Homes in Lower Ninth Ward
Homes undergoing renovation in the Lower 9th Ward (July 2008). (Photo credit: FEMA)

It’s been thirteen years since Hurricane Katrina hit New Orleans, and the effects are still felt every day.

Bell: “We still don’t have no grocery stores. We still don’t have no department stores or food chain stores. We don’t have nothing that we had before Katrina. Everything was destroyed.”

Reverend Richard Bell lives in New Orleans’ Lower Ninth Ward. During Katrina, floodwaters breached the city’s levees, inundating Bell’s neighborhood. Some areas sat in twelve feet of water for six weeks.

Bell was able to rebuild his house, but he says there are areas of the Lower Ninth Ward that still look like a wasteland.

Bell: “You got a lot of empty lots with tall grass growing where you can’t even look beyond the stop sign. We still haven’t got past Katrina. We have a long way to go.”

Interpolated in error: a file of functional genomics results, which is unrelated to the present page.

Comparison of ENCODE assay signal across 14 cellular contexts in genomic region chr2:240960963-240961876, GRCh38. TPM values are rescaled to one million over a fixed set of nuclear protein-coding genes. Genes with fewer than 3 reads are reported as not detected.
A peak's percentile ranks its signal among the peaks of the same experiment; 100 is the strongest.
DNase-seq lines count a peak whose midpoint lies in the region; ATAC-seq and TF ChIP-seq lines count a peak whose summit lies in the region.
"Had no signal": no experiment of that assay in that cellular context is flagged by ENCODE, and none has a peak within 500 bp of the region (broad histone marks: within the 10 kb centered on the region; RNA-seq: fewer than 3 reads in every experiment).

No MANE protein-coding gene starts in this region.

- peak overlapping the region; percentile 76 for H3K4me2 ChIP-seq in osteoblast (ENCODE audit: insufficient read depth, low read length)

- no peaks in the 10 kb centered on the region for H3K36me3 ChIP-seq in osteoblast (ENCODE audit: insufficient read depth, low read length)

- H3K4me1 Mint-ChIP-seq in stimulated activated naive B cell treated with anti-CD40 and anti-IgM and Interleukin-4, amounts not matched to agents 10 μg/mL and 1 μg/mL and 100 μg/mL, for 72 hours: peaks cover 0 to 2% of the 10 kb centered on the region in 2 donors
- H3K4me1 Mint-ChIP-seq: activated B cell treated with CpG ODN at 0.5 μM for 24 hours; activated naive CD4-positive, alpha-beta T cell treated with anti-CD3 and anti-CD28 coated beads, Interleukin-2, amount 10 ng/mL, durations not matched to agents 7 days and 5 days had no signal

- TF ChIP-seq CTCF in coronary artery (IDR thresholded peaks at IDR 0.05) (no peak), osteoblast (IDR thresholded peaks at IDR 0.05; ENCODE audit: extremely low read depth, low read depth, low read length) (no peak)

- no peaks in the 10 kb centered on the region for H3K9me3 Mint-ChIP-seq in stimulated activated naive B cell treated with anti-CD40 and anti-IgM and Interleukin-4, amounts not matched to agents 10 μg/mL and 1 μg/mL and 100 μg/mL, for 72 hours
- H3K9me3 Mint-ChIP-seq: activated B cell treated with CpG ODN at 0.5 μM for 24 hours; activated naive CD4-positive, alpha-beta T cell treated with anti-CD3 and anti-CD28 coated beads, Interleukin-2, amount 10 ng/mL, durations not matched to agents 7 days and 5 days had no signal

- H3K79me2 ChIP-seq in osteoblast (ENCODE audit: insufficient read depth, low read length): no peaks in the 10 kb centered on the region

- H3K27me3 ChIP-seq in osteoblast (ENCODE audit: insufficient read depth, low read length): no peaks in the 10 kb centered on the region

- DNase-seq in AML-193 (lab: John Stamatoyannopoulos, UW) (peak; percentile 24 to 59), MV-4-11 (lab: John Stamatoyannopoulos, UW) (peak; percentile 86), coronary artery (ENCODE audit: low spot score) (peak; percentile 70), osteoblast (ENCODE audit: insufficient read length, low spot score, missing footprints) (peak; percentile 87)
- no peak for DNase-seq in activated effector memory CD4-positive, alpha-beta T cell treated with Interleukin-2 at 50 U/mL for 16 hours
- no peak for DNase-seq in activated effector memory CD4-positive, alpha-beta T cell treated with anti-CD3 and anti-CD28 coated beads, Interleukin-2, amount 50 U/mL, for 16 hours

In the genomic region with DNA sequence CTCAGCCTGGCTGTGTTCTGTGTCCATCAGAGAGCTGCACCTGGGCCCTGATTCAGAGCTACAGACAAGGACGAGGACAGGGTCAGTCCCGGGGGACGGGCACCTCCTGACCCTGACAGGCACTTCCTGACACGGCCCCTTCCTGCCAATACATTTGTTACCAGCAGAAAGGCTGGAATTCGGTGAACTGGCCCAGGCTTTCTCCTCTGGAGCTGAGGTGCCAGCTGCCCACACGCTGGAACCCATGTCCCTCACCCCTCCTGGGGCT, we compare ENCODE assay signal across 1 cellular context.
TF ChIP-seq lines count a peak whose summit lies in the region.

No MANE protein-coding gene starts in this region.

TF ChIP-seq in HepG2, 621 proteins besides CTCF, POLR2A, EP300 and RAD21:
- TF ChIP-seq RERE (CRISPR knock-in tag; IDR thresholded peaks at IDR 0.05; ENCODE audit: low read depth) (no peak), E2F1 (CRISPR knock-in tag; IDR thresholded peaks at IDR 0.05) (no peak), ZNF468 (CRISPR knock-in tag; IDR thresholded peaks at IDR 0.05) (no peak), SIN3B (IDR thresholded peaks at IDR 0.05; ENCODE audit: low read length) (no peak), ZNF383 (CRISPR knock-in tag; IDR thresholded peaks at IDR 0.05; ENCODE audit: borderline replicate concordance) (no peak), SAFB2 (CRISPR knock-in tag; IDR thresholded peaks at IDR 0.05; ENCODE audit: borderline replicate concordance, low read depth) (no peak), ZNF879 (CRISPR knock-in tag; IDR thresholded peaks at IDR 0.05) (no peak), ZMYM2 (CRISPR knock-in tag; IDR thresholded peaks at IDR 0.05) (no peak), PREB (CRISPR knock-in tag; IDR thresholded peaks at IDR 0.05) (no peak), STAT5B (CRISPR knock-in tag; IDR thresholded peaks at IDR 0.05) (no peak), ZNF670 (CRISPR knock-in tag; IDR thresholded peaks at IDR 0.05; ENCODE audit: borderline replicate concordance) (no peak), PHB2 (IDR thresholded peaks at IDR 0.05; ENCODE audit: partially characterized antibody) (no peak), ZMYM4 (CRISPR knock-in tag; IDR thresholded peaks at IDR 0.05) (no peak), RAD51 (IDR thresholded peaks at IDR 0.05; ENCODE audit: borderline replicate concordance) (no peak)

Climate change is making extreme weather more common. And though the news coverage about any particular storm largely disappears after a few weeks or months, people’s lives are often affected for years to come.

Bell: “Life will never be the same no more.”

Reporting credit: Sarah Kennedy/ChavoBart Digital Media.

Sara Peach is the editor-in-chief of Yale Climate Connections. She is an environmental journalist whose work has appeared in National Geographic, Scientific American, Environmental Health News, Grist,...